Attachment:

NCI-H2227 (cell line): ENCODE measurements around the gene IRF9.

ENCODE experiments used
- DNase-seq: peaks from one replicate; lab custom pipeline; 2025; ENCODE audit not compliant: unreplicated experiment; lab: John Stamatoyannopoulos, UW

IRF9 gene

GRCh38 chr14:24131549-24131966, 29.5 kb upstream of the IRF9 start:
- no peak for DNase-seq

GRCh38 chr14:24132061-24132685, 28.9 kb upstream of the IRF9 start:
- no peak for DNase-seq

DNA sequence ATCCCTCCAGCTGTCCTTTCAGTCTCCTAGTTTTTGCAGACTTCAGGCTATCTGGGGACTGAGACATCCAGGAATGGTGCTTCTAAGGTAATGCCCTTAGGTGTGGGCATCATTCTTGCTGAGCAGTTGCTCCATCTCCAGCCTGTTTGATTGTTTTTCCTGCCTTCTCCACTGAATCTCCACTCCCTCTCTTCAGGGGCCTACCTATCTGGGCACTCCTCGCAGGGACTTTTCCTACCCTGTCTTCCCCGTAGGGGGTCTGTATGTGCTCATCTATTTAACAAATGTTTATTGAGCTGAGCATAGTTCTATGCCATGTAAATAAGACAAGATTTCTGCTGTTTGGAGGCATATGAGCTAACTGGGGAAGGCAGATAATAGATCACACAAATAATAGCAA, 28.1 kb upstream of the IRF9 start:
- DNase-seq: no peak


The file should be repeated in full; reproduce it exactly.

NCI-H2227 (cell line): ENCODE measurements around the gene IRF9.

ENCODE experiments used
- DNase-seq: peaks from one replicate; lab custom pipeline; 2025; ENCODE audit not compliant: unreplicated experiment; lab: John Stamatoyannopoulos, UW

IRF9 gene

GRCh38 chr14:24131549-24131966, 29.5 kb upstream of the IRF9 start:
- no peak for DNase-seq

GRCh38 chr14:24132061-24132685, 28.9 kb upstream of the IRF9 start:
- no peak for DNase-seq

DNA sequence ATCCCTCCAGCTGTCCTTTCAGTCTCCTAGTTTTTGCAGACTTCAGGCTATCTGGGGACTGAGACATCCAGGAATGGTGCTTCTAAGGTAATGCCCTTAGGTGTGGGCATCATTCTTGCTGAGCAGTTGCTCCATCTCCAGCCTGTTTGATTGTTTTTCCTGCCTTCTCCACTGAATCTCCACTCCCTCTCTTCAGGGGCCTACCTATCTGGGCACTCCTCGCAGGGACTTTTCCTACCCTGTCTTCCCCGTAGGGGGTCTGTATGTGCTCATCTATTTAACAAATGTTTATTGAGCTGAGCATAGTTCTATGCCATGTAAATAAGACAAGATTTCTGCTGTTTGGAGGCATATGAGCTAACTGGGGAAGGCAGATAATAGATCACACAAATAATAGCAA, 28.1 kb upstream of the IRF9 start:
- DNase-seq: no peak